June 30th closed off the worst half performance-wise for bond and equity markets in decades. The positive out of all of this is that if you are looking to invest either for the first time in bonds or have more funds available from maturities or just rotating out of other assets, bonds haven’t looked this attractive in years.
Our all investment grade Conservative portfolio now yields >5.50% and the High Yield portfolio is approaching 9.00%
We are seeing AAA rated covered bonds being issued by banks with yields near 4.50%, and solid investment grade bonds well over 5.00%.
There is good variety available too with both floating rate and fixed rate bonds showing great relative value.
The only spot where we would like more supply would be in the inflation linked space, where we haven’t seen a new bond issued since the GFC. Typically strong, investment grade, infrastructure credits, these bonds should form cornerstone holdings in all portfolios, and again are now attractively priced – the trick is getting hold of them.
This portfolio is all investment grade and all AUD.
The current portfolio yields 5.51% and consists of ten bonds of roughly equal weight by value to total an approximate $500k spend.
Recently we have seen overseas banks issue covered bonds in AUD. Rated AAA due to their security over an over-collateralised pool of mortgages, these bonds are now showing excellent relative value. The one that piqued our interest was a five-year deal from Royal Bank of Canada, which priced with a 4.50% coupon.
We include that in the portfolio this month, switching out the only semi government exposure in the QTC 2033 bond. Whilst we like the 6.50% coupon, the opportunity to pick up yield, shorten tenor and improve credit rating means all three of the criteria for switching a bond have been met, so it should be done.
The Balanced portfolio adds higher yielding bonds to the base Conservative portfolio to achieve a higher yield, while maintaining a balance between risk and return, skewed towards preserving capital rather than chasing yield.
It aims to have between 15-20 positions, with the high yielding bonds in smaller parcel sizes (comprising 38% of the total portfolio) to reflect their riskier nature.
The current portfolio has 16 bonds, yields 6.44% and is an approximate $580k spend.
This portfolio didn’t own the QTC 2033 bond, so we had nothing to switch out for the RBC covered bond. Changes this month were focused on the high yield portion of the portfolio, where Workpac have exchanged the existing bond for a smaller amount of face value of a new, basically identical bond with a 1.00% higher coupon.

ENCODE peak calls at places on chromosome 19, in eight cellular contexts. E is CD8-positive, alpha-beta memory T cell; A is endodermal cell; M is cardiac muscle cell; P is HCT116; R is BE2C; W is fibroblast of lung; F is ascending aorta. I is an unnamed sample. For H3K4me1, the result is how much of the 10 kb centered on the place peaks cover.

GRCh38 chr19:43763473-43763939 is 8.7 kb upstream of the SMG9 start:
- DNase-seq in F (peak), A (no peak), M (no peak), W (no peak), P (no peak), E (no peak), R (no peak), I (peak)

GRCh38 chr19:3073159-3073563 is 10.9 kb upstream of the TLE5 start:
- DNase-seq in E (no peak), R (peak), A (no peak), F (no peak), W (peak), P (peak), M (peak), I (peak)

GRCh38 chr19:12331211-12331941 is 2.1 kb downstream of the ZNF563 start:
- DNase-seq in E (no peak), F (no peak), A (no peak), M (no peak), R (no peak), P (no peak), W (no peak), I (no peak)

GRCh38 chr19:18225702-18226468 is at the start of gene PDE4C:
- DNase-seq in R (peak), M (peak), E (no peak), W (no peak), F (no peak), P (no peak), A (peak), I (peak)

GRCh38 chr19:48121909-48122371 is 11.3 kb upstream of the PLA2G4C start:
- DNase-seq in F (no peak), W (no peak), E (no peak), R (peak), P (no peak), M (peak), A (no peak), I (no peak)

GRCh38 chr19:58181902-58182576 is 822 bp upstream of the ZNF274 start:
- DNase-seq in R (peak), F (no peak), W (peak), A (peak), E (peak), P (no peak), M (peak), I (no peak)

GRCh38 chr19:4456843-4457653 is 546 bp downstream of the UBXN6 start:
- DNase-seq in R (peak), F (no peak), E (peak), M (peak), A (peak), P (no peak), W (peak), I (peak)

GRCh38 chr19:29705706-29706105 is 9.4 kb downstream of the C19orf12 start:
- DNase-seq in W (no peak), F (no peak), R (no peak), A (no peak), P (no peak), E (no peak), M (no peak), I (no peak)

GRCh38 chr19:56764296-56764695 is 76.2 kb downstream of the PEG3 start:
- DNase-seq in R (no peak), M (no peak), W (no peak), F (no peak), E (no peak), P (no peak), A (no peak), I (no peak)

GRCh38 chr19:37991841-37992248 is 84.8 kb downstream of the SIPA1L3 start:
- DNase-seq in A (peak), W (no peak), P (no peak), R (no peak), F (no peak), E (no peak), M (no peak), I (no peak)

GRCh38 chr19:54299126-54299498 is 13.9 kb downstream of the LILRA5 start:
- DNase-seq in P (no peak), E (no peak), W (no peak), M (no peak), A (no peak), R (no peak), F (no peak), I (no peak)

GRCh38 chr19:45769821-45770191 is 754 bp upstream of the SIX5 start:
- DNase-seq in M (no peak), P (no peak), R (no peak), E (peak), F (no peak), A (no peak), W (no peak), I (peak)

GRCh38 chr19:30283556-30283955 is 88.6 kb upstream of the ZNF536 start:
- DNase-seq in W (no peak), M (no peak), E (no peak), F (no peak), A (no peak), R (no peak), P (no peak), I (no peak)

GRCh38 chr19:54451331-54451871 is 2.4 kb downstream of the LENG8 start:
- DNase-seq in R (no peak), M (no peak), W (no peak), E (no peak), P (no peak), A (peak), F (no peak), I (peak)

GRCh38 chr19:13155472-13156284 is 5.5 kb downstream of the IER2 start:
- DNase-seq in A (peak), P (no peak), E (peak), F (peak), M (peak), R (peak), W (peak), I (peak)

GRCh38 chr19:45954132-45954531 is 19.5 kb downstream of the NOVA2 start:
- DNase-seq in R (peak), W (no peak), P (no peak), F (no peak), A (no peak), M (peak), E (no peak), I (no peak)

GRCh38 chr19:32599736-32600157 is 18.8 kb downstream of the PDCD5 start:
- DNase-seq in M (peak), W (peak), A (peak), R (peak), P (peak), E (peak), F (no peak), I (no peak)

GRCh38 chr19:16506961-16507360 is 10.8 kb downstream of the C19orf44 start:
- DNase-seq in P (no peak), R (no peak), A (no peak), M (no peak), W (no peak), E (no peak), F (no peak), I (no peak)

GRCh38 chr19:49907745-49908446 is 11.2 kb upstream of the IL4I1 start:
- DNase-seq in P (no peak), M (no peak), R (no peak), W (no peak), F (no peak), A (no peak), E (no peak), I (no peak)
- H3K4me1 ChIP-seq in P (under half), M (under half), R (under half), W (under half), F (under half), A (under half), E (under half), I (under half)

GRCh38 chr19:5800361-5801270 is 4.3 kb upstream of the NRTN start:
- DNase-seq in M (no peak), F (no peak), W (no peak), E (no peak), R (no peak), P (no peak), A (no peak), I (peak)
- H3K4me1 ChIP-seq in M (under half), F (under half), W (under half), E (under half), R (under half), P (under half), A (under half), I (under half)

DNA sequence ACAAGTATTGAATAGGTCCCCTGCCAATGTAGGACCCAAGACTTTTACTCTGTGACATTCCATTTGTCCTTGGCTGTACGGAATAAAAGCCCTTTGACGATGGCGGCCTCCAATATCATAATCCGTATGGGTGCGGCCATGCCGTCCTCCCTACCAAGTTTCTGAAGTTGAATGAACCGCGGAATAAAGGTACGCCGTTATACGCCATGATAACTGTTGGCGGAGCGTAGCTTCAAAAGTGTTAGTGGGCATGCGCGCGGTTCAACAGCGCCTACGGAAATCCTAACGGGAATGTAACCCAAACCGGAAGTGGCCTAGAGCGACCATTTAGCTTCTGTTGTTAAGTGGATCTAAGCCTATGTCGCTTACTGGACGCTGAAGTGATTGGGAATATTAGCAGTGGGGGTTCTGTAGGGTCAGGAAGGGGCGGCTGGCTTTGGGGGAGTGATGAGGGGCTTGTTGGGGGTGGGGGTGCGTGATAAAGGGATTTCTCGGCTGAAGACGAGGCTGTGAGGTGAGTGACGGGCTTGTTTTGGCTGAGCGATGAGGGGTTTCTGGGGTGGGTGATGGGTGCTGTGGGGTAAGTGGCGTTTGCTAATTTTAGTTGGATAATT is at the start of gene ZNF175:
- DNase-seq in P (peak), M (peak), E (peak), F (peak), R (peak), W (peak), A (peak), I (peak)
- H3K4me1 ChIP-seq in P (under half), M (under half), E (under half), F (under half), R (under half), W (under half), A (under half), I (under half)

While we still very much like the Workpac credit, realistically this would leave us with too small an allocation to this bond, so we switched it out for the recently issued Elanor floating rate note. A 2026 maturity from another of our favourite issuers, this bond pays a floating rate of 3M BBSW +4.50%, which if the market is to be believed is forecast o return just over 8%. A very good replacement…
High Yield portfolio:
The High Yield portfolio looks to generate a high yield while still looking to have a bias towards as low risk positions as possible.
This is achieved by good diversification and attempting to identify fundamentally mispriced bonds.
The current portfolio has 18 bonds, yields 8.96% and is an approximate $550k spend, demonstrating the concept of greater diversity in higher risk positions.
As above, we wanted to find a place in the portfolio for the new Elanor floating rate bond. High yield bonds are typically fixed rate, so when a quality issuer comes along with a floating rate bond at a good margin it is important to include it.
In this case, being a high yield portfolio, we decided to switch out the lower yielding CEFT bond. At just two years until maturity, this is a little short to be capturing the steepness of the curve in the 3–5-year area which is providing value for a lot of other fixed rate bonds.
If the Reserve Bank of Australia (RBA) does deliver, the Elanor bond should deliver around 2.00% more yield, and the current coupon of 6.31% is the same as the CEFT yield had we decided to keep it in, with the upside of potentially higher rates to come.
In the USD portion of the portfolio, the AT1 bonds just look extremely good relative value, in particular the ING 2027c with a yield to call of ~10%.
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